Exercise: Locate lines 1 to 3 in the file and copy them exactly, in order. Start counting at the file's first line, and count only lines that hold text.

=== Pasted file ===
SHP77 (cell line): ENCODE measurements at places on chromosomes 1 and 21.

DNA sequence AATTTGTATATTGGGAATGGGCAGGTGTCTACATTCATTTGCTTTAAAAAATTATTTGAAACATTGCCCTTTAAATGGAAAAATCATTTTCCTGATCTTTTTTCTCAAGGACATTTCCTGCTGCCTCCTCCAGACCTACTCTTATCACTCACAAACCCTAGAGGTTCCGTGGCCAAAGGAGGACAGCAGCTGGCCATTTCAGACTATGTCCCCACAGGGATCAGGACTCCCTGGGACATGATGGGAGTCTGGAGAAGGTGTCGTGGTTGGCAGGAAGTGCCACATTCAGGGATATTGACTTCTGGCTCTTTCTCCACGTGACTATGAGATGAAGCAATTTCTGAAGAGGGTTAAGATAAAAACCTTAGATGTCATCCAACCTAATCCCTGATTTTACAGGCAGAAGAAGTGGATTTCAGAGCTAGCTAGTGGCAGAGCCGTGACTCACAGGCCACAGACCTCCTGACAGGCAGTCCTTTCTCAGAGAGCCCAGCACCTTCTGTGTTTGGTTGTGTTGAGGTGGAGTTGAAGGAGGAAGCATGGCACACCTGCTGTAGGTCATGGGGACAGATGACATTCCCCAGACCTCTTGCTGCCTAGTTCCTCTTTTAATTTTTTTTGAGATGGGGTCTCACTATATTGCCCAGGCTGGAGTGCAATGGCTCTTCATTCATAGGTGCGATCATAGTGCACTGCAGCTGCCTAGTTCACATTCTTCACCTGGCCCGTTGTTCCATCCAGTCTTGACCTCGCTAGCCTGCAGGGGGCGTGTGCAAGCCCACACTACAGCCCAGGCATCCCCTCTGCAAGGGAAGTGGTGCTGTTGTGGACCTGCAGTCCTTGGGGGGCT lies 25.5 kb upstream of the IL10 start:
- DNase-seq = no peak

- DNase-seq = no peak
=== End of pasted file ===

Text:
SHP77 (cell line): ENCODE measurements at places on chromosomes 1 and 21.

DNA sequence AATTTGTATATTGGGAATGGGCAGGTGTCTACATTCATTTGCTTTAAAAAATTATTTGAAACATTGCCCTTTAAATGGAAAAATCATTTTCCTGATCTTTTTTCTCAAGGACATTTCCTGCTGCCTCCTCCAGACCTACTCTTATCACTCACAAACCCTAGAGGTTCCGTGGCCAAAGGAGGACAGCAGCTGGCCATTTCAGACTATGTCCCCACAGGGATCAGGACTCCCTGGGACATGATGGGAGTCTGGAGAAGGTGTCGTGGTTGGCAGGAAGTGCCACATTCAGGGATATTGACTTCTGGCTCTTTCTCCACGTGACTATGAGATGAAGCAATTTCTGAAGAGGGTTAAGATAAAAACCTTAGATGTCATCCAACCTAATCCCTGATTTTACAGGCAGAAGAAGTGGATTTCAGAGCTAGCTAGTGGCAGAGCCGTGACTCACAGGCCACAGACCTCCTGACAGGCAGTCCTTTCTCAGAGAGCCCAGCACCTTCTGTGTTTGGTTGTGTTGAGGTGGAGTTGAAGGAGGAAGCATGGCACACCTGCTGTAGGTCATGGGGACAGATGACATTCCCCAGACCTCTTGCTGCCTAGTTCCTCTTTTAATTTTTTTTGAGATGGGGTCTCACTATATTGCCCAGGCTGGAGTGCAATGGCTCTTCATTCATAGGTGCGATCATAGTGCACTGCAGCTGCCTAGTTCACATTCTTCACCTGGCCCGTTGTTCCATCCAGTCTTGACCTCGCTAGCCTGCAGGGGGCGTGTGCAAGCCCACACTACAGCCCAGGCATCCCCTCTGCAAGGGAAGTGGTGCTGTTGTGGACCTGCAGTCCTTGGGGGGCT lies 25.5 kb upstream of the IL10 start:
- DNase-seq = no peak